Canadian Tire attempts to soften hammer and nails image

While almost half of Canadian Tire's shoppers are women, the store-for-guys image still persists, according to Wayne Sales, the company's president and chief executive. "If you really ask people, they would describe [Canadian Tire] as a man's toy store," he said. "This is designed to not only increase the basket size from male customers, but also our market share of the female purse."

National Post
November 1, 2003

Canadian Tire attempts to soften hammer and nails image
Company hopes to attract more women
Peter Brieger

Shoppers turned off by the narrow aisles, poor signage, and giant steel merchandise racks at many Canadian Tire Corp. stores may be in for a pleasant surprise.

The country's ubiquitous hammer and nails retailer is undergoing an upmarket facelift with an eye to attracting more women, a move it hopes will boost sales by as much as 20%.

Colour-coded sections, softer lighting, wide-open aisles, wood finishes and even skylights will supplant harsh interiors. The plan also calls for home decor display space to jump 95%, plus a 44% hike in ready-to-assemble furniture.

While almost half of Canadian Tire's shoppers are women, the store-for-guys image still persists, according to Wayne Sales, the company's president and chief executive. "If you really ask people, they would describe [Canadian Tire] as a man's toy store," he said. "This is designed to not only increase the basket size from male customers, but also our market share of the female purse."

To meet that goal, the retailer yesterday launched its Concept 20/20 program with four new test stores, three in Ontario and one in British Columbia, all anchored on new Driving, Playing, Fixing and Living sections. Adorned with new outdoor signage, the stores are centered inside by a "marketplace" promoting different products every few weeks and a customer service desk, separate from the product returns area. Dining and cooking areas will feature a specialty boutique while the ready to assemble section carries "mid to upper price point" goods, from desks and furniture to chopping blocks and entertainment centres.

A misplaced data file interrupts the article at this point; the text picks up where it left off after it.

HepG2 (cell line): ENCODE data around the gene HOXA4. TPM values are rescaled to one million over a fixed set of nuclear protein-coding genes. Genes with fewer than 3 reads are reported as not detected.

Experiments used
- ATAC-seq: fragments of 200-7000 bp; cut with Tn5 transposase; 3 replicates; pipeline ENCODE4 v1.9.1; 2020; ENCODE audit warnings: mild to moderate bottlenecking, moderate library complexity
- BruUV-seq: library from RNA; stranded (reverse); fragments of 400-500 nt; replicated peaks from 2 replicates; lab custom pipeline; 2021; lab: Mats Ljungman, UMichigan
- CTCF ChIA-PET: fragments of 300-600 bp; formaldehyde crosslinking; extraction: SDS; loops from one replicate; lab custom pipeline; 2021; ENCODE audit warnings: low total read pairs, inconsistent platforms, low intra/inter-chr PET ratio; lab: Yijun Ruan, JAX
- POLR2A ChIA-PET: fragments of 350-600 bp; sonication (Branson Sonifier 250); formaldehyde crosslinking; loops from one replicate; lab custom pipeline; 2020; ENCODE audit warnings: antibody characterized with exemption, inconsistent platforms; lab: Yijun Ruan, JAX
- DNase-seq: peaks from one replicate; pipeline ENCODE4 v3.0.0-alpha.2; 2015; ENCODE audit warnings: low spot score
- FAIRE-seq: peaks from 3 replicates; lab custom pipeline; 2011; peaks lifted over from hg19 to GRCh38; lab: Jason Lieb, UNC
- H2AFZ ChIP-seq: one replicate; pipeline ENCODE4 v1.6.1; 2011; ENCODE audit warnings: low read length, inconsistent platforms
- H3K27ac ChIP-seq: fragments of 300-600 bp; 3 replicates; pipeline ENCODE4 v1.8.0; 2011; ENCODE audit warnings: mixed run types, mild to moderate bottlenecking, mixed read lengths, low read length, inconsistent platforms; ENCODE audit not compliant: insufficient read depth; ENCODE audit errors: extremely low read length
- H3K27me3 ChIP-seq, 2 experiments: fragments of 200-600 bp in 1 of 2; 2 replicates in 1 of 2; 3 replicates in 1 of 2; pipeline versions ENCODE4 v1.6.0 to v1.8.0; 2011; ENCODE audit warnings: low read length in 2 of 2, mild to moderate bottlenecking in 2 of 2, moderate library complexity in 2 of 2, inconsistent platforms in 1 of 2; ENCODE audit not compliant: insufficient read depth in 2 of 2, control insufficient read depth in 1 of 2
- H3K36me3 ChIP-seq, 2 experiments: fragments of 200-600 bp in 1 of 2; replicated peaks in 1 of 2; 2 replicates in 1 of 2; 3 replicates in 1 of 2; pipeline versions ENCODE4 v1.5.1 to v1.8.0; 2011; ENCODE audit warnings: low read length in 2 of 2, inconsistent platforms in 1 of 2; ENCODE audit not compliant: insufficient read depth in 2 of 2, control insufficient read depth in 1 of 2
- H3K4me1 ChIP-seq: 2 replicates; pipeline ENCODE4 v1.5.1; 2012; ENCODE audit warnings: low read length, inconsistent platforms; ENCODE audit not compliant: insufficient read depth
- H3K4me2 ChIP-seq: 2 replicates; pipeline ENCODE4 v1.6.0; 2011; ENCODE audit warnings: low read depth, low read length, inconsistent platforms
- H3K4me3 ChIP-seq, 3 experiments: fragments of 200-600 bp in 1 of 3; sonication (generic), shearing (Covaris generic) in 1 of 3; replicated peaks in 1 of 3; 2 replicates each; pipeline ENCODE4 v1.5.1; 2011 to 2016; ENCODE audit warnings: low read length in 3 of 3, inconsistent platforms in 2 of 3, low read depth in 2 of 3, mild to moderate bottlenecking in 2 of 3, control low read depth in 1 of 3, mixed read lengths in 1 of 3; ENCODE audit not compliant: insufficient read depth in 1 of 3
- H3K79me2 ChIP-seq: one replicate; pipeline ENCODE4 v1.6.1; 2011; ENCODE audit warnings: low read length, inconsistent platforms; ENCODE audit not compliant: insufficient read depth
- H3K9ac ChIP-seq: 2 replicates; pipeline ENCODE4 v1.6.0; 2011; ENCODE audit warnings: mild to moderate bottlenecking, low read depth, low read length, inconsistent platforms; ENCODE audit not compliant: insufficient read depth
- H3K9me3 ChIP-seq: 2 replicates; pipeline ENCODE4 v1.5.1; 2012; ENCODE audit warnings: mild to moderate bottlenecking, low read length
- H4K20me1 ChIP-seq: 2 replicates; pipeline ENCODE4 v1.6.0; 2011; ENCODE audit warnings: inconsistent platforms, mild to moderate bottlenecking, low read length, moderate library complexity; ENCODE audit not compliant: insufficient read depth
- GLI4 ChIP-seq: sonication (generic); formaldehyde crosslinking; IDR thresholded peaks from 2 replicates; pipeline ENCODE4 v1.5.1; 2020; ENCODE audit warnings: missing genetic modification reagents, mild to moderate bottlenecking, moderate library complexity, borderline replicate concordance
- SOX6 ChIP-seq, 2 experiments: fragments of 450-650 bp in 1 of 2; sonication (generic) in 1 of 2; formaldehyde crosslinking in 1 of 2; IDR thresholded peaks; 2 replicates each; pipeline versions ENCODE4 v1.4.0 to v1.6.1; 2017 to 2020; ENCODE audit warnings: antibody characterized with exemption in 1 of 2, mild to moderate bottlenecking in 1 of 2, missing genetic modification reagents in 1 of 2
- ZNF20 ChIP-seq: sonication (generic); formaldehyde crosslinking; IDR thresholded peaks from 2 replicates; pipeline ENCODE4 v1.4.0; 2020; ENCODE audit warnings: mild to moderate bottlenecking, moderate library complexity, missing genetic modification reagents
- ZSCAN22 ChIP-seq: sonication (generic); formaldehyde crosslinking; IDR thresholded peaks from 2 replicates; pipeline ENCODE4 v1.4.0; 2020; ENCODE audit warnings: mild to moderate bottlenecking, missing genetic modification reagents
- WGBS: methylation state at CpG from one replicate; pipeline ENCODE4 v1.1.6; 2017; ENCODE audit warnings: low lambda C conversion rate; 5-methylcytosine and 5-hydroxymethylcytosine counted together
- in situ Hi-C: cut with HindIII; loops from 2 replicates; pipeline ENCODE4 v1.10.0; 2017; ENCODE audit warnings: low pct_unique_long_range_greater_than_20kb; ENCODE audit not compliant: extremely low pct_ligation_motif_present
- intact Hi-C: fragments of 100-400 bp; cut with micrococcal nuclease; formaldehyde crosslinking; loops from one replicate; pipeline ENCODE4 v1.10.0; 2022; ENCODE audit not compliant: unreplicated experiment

A beefed up home decorations area will carry everything from pillows and paint to window coverings and lighting, all surrounded by lifestyle images.

"I think it's miles different [from other Canadian Tire stores]," said George Hartman, analyst at Dundee Securities Corp. "They're obviously trying to broaden the appeal of the stores and make it more customer and female friendly."

Mr. Sales agreed the plan is designed to increase visitors' overall shopping experience, but he added that Canadian Tire purists have no reason to worry. "This is another part of our evolution," he said. "We're not giving up anything we're famous for — there is still something for everyone."
Indeed, the test stores' "Driving" section will house automotive parts and "outfitter boutiques" carrying golf shirts and hunting jackets — though there will also be women's clothing and a large selection of outdoor footwear.

All-terrain vehicle sales and merchandise rentals — both firsts for the retailer — are being considered, Mr. Sales said.

If its strategy translates into a revenue boost, the retailer may retrofit about three-quarters of Canadian Tire's 450-odd retail stores across the country, which posted sales of $5.6-billion last year. That figure doesn't include revenue garnered from its gas bars, financial services division or the 315-store Mark's Work Wearhouse chain, which it purchased in 2001.

Last month, Canadian Tire said it plans to open "destination sites" next year that will pair up some of the hardware chain's stores with Mark's locations.

moc.tsoplanoitan|regeirbp#moc.tsoplanoitan|regeirbp

© Copyright 2003 National Post


Brought to you by WikidFranchise.org

Risks: Canada, 20031101 Canadian Tire

Unless otherwise stated, the content of this page is licensed under Creative Commons Attribution-ShareAlike 3.0 License